‘Free as a Bird’ not a turkey’s anthem

Michael Stockinger

Lying on the Thanksgiving table is that delicious, fresh and warm turkey, filled with stuffing, dripping with butter and surrounded by mashed potatoes, gravy, cranberry sauce and all the other Thanksgiving sides.

Sounds good right?

But what this turkey had to go through to arrive on the dinner table doesn’t look or sound quite as appealing.

Many of us believe that turkeys are raised to run free in the rural countryside in a small, mom-and-pop farm with other animals, where they were fed only cornmeal. In many cases, they are not raised this way.

According to Farm Sanctuary, the nation’s largest farm animal rescue and protection organization, poultry are typically raised in a large factory setting where they spend their short lives in crowded warehouses with less than three square feet to move around.

These turkeys have been genetically altered in order to grow twice as fast and large as wild turkeys, which makes them unable to walk and reproduce normally because their large frame is too heavy to be supported by their legs.

The birds usually have short lives in these conditions and when they are not trampled or pecked to death by other turkeys, they are slaughtered at the age of 14 to 20 weeks of age.

In order for the turkeys not to injure each other, the ends of their beaks and toes are cut off, without anesthesia, when they hatch.

When the slaughtering does occur, the machinery sometimes misses the turkey or the birds end up falling off the conveyor belt. The birds end up dying later of exposure, starvation, or being run over by trucks or forklifts.The good news is that this year’s Thanksgiving turkey doesn’t have to be one of these victims, because local specialty stores offer turkeys without the injected hormones and cruel treatment.

These turkeys are free of growth hormones and don’t spend their lives in cages. They run free and wild, eating natural foods.

One of these farms is Diestel Turkey Ranch, located in Sonora, which supplies the Sacramento Natural Foods Co-Op with their turkeys.

The store ends up selling more turkeys than it can order and has to stock up with more every year.

Another farm that supplies the local specialty stores, such as the Nugget Market in West Sacramento, is Branigan Turkey Farm, a small family-owned farm in Woodland that has been open since 1942.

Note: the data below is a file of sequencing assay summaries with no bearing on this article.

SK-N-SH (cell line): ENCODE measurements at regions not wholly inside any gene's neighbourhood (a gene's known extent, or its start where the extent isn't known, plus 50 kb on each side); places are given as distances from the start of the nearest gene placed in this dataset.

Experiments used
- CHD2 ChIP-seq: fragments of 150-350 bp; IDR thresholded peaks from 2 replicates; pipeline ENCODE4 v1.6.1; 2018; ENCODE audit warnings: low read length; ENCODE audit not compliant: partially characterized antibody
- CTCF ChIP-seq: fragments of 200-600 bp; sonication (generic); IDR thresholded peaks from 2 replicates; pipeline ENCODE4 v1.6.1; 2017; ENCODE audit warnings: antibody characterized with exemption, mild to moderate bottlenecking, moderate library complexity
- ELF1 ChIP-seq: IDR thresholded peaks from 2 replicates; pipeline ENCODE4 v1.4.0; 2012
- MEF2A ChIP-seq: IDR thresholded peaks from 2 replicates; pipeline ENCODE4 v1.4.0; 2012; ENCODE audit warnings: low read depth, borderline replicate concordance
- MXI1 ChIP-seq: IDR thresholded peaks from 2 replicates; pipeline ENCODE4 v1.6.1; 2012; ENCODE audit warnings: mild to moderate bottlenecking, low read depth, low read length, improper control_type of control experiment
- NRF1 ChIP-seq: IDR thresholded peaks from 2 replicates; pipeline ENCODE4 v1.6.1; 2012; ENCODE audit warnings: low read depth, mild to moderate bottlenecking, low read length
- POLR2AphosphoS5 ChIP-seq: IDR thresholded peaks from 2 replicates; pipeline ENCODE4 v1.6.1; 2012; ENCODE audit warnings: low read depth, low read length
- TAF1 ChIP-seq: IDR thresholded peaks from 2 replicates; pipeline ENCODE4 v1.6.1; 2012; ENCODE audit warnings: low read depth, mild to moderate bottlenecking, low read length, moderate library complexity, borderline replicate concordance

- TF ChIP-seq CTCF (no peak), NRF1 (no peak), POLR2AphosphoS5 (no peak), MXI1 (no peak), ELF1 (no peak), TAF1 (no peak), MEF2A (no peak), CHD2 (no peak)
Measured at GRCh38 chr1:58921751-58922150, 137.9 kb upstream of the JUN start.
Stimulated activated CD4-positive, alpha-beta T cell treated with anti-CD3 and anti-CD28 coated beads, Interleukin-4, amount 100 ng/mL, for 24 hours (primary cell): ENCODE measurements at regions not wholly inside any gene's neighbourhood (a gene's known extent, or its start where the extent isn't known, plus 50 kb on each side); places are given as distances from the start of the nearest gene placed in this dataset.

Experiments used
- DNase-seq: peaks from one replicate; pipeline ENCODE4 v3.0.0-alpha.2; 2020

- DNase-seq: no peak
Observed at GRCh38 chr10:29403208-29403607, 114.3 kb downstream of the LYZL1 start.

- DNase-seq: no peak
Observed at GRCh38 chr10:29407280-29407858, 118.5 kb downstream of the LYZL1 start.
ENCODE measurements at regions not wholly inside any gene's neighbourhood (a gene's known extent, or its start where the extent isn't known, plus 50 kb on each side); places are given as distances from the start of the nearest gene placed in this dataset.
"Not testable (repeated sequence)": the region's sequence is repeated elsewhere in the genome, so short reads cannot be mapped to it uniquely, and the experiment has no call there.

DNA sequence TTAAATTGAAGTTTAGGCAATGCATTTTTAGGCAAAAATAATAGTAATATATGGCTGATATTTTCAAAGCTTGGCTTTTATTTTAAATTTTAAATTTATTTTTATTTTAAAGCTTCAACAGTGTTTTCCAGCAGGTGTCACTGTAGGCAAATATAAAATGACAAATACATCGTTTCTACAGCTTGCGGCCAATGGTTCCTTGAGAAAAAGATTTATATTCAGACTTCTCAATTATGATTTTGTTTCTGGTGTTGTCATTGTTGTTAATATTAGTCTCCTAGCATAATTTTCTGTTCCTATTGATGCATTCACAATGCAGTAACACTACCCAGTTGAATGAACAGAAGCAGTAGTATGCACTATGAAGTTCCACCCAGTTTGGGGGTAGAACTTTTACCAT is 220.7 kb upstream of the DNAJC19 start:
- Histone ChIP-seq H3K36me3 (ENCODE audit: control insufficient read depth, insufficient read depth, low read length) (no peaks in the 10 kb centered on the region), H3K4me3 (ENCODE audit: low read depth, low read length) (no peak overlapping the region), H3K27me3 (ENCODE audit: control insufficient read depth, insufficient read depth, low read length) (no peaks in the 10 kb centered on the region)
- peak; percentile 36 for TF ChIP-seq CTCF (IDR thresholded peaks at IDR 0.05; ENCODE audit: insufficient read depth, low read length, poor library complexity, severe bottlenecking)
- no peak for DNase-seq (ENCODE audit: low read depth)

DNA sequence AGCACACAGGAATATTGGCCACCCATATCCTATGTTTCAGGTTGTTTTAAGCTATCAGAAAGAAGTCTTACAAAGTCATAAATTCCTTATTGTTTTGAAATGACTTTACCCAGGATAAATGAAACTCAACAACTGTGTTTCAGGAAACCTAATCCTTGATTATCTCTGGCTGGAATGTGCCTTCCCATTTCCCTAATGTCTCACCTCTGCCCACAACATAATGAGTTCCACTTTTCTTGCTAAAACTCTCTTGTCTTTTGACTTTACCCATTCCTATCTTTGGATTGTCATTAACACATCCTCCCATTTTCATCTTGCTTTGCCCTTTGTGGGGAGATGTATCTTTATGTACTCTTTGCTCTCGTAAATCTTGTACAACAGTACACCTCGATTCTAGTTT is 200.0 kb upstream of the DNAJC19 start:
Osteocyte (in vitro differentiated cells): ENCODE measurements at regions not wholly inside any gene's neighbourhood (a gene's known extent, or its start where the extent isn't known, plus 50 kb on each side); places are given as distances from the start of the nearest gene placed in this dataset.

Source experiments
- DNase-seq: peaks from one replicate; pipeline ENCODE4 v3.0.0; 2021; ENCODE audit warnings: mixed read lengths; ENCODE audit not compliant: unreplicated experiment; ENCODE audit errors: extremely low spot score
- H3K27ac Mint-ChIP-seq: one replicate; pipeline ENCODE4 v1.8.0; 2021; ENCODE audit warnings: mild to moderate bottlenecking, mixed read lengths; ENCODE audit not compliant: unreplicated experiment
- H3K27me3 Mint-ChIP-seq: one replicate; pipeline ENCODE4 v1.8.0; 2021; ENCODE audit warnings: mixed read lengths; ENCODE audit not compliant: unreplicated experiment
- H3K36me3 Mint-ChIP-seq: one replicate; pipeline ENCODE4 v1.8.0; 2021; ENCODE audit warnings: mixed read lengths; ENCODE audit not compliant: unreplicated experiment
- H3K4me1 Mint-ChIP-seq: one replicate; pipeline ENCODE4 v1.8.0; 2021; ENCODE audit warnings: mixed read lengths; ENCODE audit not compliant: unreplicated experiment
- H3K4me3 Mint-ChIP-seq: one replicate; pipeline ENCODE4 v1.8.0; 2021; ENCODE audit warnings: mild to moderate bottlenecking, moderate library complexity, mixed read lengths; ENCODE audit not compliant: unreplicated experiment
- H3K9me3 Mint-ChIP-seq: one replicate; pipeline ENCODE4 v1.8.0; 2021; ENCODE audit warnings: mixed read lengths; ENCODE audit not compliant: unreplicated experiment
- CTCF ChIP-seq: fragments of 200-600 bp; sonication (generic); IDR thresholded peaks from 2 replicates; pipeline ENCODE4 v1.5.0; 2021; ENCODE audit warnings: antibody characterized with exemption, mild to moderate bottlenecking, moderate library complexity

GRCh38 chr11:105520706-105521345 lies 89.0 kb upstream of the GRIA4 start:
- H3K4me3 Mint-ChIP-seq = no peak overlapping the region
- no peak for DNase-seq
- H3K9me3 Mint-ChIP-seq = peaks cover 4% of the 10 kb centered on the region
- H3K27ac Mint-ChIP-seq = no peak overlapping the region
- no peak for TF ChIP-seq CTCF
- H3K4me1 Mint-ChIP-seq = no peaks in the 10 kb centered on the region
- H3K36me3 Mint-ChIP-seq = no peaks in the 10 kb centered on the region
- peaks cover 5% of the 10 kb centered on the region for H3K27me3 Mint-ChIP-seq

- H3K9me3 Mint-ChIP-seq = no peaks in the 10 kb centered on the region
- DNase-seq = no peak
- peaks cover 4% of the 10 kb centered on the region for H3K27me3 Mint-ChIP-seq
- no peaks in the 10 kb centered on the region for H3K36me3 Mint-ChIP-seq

At the Branigan Turkey Farm turkeys are raised for 26-28 weeks before being processed, while quality and customer service are their priority, Terry Branigan said.

“We feed our turkeys all grains, no antibiotics or medications. We feed them just a lot of good grains,” Branigan said.

“The way we do it, you get more meat per bone. That’s where it gets more expensive because these birds are raised longer so we have to continue feeding them so they (become) large and healthy,” Branigan said. “We raise them longer, just as we always have for the last 62 years, so we can finish the product out and supply a better turkey.”

The farm’s turkeys are also raised in a free-range atmosphere with no cages.”They are raised free-range because they get to move around in the fresh air and that’s good for anyone,” Branigan said. “They get good food and have the room to be turkeys.”

Compared to other turkey farms, Branigan says there is a few that do free-range and organic farming, but Branigan Turkey Farm has been doing them since they started.

“We don’t skimp on anything, we guarantee our turkeys 100 percent,” Branigan said. “We are so small that we work directly with our customers and will go out of our way to fix any problems that they have with our birds.”

Branigan’s birds also come in clear bags because they feel that the customers ought to be able to see what they are buying.

“We are proud of our turkey and we want our customers to see what they are buying. That’s what we do here, we are not ashamed of our birds,” said Branigan. “Customer satisfaction is our No. 1 concern.”

Michael Stockinger can be reached at [email protected]